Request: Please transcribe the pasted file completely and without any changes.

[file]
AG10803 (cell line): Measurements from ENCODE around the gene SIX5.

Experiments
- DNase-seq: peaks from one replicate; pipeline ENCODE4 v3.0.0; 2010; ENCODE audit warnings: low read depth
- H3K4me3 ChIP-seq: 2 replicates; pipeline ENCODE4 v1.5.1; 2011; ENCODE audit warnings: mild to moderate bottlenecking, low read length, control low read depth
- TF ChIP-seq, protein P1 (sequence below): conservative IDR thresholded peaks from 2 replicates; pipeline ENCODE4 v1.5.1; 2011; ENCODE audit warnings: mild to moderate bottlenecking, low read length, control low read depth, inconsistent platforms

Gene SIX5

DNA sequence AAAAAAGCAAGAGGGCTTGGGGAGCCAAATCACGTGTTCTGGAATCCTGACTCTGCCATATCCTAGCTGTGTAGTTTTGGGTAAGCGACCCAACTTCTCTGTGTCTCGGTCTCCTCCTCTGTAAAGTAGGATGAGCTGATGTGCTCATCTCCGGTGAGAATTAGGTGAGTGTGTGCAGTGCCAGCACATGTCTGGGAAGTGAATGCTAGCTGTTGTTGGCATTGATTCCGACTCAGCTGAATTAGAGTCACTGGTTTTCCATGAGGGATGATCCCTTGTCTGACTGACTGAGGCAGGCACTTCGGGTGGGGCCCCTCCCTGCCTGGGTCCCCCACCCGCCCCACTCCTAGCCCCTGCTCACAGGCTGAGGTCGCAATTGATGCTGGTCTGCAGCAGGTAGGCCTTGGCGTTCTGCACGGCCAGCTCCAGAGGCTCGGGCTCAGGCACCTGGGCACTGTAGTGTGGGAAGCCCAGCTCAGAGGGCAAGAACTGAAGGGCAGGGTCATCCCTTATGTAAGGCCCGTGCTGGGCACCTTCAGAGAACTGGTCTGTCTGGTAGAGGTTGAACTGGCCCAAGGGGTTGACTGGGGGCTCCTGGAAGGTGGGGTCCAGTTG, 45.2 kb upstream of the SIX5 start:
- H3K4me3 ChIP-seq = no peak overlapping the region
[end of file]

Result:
AG10803 (cell line): Measurements from ENCODE around the gene SIX5.

Experiments
- DNase-seq: peaks from one replicate; pipeline ENCODE4 v3.0.0; 2010; ENCODE audit warnings: low read depth
- H3K4me3 ChIP-seq: 2 replicates; pipeline ENCODE4 v1.5.1; 2011; ENCODE audit warnings: mild to moderate bottlenecking, low read length, control low read depth
- TF ChIP-seq, protein P1 (sequence below): conservative IDR thresholded peaks from 2 replicates; pipeline ENCODE4 v1.5.1; 2011; ENCODE audit warnings: mild to moderate bottlenecking, low read length, control low read depth, inconsistent platforms

Gene SIX5

DNA sequence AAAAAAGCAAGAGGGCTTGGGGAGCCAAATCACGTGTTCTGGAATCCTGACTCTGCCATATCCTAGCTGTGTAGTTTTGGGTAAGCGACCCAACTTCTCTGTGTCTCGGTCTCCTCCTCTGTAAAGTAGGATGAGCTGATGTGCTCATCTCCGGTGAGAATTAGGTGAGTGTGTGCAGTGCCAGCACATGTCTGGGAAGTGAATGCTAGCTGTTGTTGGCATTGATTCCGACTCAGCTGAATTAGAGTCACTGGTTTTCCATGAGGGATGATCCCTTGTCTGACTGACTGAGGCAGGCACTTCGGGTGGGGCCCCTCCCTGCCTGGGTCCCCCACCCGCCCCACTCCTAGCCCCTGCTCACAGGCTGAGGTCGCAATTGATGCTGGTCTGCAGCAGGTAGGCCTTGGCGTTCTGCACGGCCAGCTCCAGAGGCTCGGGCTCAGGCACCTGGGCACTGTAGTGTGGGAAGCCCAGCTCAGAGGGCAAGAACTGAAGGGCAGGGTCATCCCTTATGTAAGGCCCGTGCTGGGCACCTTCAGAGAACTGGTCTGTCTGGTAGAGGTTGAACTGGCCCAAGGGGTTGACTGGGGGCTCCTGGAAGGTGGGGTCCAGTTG, 45.2 kb upstream of the SIX5 start:
- H3K4me3 ChIP-seq = no peak overlapping the region